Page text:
The director, Irving Pichel, remembered the little girl's walk-on when he was making "Tomorrow Is Forever" in 1946 and gave her a part. She played a child who is adopted by Orson Welles, who later said that "she was so good she was terrifying." The film's producers changed her name to Natalie Wood.

Miss Wood was put under a contract earning $1,000 a week. In 1946, she appeared in "The Bride Wore Boots." A year later, she played the little girl who came to believe in Santa Claus in "Miracle on 34th Street," which has become a perennial favorite.

In 1956, Miss Wood married Robert Wagner after a widely publicized romance. The couple settled down in a Beverly Hills mansion equipped with "his" and "her" swimming pools. The marriage ended five years later. In 1969, Miss Wood married Richard Gregson, a film executive. They had a daughter, Natasha. That marriage ended in divorce. On July 16, 1972, Miss Wood and Wagner were remarried on a yacht off the California coast. They had one daughter, Courtney.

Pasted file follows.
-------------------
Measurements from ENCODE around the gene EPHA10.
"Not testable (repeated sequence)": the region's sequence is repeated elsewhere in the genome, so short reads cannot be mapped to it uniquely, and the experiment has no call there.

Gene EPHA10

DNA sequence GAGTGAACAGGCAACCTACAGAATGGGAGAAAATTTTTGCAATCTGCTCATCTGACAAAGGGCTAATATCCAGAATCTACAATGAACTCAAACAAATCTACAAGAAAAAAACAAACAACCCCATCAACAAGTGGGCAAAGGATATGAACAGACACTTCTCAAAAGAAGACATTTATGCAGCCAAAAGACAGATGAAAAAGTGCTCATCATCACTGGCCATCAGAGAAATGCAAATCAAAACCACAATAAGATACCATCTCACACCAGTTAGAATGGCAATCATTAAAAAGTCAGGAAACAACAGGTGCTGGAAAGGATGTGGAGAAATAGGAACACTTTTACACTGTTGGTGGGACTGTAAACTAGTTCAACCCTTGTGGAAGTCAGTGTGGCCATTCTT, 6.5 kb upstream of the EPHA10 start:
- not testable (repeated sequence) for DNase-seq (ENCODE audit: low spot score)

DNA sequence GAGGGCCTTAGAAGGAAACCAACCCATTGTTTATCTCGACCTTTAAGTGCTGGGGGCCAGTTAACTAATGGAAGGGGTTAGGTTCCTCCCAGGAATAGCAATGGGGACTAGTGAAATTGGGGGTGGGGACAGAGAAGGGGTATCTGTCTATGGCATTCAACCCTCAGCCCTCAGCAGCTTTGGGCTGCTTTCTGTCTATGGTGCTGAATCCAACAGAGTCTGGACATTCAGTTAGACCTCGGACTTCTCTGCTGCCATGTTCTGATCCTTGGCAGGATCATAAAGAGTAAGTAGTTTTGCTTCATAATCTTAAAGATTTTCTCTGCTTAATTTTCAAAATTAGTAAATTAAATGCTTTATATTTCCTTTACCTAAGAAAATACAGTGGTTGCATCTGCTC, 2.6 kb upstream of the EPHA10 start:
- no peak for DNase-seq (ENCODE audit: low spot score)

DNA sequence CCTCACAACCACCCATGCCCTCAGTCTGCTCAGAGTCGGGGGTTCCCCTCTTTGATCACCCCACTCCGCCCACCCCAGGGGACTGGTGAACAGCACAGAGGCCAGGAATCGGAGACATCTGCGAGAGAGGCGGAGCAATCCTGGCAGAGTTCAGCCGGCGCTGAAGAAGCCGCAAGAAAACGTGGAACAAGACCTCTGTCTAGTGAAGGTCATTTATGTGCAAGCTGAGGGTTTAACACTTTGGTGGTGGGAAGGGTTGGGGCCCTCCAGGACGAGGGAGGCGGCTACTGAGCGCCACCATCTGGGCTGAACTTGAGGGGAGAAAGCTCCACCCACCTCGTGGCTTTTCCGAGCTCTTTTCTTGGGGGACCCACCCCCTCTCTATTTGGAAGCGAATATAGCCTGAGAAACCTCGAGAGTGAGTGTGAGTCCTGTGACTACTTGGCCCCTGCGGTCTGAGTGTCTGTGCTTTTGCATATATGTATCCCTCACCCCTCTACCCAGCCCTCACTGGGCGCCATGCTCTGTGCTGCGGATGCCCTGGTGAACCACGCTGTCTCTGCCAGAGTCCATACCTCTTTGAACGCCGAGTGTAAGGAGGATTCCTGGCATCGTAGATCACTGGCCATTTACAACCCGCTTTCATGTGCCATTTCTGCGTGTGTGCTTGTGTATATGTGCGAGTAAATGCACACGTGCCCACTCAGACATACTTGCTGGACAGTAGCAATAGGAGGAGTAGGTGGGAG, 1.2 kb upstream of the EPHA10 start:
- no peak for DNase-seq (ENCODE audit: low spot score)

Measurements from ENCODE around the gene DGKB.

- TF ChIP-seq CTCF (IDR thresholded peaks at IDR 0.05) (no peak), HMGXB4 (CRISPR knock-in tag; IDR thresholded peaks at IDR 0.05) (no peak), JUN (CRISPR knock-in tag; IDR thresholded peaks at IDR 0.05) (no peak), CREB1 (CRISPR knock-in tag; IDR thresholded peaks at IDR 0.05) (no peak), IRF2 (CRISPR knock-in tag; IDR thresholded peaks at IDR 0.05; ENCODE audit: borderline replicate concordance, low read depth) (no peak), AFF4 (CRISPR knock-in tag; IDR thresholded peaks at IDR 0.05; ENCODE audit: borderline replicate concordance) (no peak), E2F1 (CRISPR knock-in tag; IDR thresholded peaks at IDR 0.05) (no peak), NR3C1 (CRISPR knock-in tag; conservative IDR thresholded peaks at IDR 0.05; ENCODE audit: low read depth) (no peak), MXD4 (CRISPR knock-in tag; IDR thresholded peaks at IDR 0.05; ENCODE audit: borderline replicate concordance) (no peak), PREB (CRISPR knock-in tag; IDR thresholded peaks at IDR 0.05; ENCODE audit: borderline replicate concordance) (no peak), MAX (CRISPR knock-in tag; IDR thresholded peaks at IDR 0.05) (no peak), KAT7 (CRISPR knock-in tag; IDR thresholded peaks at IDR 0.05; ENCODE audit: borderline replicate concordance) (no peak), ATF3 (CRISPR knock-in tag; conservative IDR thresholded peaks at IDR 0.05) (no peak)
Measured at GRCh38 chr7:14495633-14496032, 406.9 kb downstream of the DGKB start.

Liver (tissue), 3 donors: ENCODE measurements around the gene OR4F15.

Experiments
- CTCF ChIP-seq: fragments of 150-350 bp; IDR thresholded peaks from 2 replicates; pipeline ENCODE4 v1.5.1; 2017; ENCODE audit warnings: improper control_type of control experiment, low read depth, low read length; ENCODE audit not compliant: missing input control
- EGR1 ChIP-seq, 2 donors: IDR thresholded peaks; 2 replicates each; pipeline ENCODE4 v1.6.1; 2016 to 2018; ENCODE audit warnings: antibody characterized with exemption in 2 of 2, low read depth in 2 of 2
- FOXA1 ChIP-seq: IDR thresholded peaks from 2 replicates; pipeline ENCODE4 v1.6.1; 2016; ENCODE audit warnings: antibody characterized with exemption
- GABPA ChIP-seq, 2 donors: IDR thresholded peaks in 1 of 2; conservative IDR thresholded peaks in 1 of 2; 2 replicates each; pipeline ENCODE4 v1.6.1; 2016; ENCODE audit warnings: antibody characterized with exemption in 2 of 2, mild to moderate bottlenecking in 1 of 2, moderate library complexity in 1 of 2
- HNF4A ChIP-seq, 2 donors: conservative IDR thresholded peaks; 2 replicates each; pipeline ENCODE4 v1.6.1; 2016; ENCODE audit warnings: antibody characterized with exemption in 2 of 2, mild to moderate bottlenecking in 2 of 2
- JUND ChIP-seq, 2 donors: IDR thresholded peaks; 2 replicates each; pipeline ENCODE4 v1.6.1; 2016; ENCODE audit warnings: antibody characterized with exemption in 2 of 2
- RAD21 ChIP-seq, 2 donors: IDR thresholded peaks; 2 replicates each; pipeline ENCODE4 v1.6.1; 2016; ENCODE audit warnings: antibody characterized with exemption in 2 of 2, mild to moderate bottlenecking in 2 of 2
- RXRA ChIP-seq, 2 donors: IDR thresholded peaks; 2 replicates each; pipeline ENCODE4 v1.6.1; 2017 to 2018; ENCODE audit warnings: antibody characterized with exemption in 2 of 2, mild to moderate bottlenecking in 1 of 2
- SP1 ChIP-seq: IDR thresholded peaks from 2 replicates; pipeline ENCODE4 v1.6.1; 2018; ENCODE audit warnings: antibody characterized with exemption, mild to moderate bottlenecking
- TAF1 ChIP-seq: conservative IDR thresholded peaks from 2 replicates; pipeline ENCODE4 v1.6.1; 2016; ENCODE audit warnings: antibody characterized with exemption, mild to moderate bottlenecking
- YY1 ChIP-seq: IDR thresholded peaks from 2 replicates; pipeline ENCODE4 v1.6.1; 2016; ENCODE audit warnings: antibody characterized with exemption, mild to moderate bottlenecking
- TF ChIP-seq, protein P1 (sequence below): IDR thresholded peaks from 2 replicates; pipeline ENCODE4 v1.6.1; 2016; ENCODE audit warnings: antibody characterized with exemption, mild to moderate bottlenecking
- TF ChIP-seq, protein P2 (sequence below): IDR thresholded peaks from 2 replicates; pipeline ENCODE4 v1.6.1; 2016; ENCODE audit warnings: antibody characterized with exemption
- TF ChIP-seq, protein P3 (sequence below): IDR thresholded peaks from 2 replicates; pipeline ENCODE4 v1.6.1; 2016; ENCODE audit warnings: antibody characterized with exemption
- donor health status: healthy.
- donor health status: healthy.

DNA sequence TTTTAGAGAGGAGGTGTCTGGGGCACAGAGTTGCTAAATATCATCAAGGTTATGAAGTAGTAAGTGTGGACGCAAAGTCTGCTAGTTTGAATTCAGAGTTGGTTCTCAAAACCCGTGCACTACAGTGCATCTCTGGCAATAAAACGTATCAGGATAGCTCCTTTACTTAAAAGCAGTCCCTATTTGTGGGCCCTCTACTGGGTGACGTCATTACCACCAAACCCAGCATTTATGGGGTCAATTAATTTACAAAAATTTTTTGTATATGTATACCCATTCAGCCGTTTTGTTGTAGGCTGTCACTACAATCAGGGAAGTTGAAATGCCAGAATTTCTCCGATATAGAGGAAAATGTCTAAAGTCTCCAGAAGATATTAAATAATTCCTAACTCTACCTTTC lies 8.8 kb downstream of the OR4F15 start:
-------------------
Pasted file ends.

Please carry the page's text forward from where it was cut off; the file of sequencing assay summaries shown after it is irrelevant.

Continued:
"We had each other in our youth," Miss Wood once said of her relationship with her husband, "and now we have each other in our prime."